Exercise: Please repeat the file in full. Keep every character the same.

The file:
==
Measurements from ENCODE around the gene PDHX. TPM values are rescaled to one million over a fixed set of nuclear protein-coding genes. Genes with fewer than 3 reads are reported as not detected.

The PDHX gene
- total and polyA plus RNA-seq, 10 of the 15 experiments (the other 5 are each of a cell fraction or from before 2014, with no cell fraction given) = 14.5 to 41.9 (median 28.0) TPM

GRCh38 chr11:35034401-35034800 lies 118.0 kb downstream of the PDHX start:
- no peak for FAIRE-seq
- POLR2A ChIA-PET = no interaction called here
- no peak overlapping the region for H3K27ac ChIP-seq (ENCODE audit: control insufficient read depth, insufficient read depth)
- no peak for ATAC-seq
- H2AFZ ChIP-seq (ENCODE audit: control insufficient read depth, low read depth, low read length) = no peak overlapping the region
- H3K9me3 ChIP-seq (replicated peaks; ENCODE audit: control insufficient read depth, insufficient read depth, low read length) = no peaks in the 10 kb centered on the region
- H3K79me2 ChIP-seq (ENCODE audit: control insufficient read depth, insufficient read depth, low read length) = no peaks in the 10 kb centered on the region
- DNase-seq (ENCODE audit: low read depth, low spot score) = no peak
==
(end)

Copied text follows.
Measurements from ENCODE around the gene PDHX. TPM values are rescaled to one million over a fixed set of nuclear protein-coding genes. Genes with fewer than 3 reads are reported as not detected.

The PDHX gene
- total and polyA plus RNA-seq, 10 of the 15 experiments (the other 5 are each of a cell fraction or from before 2014, with no cell fraction given) = 14.5 to 41.9 (median 28.0) TPM

GRCh38 chr11:35034401-35034800 lies 118.0 kb downstream of the PDHX start:
- no peak for FAIRE-seq
- POLR2A ChIA-PET = no interaction called here
- no peak overlapping the region for H3K27ac ChIP-seq (ENCODE audit: control insufficient read depth, insufficient read depth)
- no peak for ATAC-seq
- H2AFZ ChIP-seq (ENCODE audit: control insufficient read depth, low read depth, low read length) = no peak overlapping the region
- H3K9me3 ChIP-seq (replicated peaks; ENCODE audit: control insufficient read depth, insufficient read depth, low read length) = no peaks in the 10 kb centered on the region
- H3K79me2 ChIP-seq (ENCODE audit: control insufficient read depth, insufficient read depth, low read length) = no peaks in the 10 kb centered on the region
- DNase-seq (ENCODE audit: low read depth, low spot score) = no peak